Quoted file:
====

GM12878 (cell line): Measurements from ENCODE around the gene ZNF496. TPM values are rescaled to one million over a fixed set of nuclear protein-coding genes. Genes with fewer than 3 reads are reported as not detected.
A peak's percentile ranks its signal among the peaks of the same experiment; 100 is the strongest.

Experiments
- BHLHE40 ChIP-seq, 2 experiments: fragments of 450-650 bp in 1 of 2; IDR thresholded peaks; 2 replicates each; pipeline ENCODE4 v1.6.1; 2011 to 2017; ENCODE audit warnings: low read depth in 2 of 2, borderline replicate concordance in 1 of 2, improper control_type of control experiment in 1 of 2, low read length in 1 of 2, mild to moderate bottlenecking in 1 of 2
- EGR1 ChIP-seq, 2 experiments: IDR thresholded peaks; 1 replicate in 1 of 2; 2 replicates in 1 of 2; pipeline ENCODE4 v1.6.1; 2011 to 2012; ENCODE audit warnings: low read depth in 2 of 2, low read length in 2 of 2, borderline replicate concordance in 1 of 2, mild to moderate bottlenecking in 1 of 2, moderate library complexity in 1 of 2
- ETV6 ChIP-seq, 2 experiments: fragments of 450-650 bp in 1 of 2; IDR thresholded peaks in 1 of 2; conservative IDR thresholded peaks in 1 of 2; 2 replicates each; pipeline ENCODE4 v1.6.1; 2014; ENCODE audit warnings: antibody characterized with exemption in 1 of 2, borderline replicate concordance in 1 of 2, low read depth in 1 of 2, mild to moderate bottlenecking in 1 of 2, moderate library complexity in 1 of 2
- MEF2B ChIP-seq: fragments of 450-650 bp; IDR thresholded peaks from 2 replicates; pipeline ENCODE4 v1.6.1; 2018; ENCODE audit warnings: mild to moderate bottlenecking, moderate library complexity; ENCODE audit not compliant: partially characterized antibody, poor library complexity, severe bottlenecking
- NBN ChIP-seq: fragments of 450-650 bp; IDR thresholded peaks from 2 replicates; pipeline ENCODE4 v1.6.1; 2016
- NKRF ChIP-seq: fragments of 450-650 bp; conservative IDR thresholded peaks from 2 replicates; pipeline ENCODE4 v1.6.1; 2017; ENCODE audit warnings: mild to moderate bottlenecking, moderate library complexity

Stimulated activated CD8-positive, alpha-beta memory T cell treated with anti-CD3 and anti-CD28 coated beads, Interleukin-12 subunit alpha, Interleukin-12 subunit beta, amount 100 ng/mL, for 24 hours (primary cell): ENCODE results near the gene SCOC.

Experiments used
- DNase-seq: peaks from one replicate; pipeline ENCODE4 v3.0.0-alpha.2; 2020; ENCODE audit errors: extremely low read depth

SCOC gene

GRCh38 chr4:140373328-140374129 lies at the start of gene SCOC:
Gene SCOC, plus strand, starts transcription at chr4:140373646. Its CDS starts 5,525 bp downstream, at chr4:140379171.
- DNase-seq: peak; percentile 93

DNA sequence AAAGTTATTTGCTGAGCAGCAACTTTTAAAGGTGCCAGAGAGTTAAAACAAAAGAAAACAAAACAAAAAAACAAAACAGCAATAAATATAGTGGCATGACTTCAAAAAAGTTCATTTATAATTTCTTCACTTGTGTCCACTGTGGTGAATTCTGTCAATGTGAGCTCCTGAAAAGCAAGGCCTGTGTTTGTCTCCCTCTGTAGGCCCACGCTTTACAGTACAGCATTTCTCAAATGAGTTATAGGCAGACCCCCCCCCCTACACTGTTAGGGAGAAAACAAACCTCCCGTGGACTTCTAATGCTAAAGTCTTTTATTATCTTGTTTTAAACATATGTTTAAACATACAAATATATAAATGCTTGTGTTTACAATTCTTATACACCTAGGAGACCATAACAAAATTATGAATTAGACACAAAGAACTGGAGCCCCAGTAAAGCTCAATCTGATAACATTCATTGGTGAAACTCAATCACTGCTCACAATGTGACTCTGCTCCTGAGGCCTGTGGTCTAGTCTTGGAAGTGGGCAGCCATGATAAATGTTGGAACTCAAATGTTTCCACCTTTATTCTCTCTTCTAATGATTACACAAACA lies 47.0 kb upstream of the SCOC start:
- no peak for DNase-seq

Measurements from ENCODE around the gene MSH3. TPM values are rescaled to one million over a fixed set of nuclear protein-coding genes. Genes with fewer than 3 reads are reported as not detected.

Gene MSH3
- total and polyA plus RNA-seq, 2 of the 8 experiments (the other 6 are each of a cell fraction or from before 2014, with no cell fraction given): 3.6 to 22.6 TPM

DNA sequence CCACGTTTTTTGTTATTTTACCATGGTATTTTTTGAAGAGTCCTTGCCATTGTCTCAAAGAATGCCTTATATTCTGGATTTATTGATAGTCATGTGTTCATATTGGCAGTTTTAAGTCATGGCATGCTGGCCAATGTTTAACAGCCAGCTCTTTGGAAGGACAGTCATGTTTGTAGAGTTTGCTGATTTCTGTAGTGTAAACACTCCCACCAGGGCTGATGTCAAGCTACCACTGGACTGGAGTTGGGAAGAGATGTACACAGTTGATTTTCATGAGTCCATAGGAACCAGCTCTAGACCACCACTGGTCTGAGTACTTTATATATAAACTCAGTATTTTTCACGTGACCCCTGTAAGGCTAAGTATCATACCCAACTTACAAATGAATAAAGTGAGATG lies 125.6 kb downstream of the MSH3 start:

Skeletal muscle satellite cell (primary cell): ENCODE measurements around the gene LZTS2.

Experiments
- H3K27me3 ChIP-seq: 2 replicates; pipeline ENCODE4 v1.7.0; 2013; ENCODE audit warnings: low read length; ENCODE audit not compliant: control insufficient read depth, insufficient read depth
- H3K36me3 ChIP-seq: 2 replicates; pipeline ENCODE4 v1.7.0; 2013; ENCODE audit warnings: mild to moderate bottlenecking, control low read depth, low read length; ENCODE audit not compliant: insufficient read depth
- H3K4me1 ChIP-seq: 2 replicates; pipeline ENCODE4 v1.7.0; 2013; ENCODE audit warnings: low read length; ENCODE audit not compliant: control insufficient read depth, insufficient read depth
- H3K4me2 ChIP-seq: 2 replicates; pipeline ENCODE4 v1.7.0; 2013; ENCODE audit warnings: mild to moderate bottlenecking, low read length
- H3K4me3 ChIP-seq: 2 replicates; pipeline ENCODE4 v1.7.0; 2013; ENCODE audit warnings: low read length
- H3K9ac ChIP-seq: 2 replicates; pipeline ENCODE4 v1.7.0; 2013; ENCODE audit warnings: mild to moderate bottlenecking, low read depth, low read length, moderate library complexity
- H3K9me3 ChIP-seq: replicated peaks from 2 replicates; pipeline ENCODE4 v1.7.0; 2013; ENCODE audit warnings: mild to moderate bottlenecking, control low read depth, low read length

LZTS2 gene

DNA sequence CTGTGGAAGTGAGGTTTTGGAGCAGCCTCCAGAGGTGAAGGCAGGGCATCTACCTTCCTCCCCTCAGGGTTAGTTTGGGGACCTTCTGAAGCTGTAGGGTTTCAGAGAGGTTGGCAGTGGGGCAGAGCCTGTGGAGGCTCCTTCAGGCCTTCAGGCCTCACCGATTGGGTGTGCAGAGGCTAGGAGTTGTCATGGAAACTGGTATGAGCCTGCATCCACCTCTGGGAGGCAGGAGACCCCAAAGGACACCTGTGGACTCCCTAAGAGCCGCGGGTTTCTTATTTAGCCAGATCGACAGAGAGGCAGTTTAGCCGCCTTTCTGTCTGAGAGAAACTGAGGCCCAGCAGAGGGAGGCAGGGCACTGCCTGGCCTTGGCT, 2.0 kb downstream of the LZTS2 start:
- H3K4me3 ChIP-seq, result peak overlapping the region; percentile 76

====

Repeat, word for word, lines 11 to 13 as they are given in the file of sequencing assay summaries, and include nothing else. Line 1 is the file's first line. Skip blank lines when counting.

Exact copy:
Experiments used
- DNase-seq: peaks from one replicate; pipeline ENCODE4 v3.0.0-alpha.2; 2020; ENCODE audit errors: extremely low read depth

SCOC gene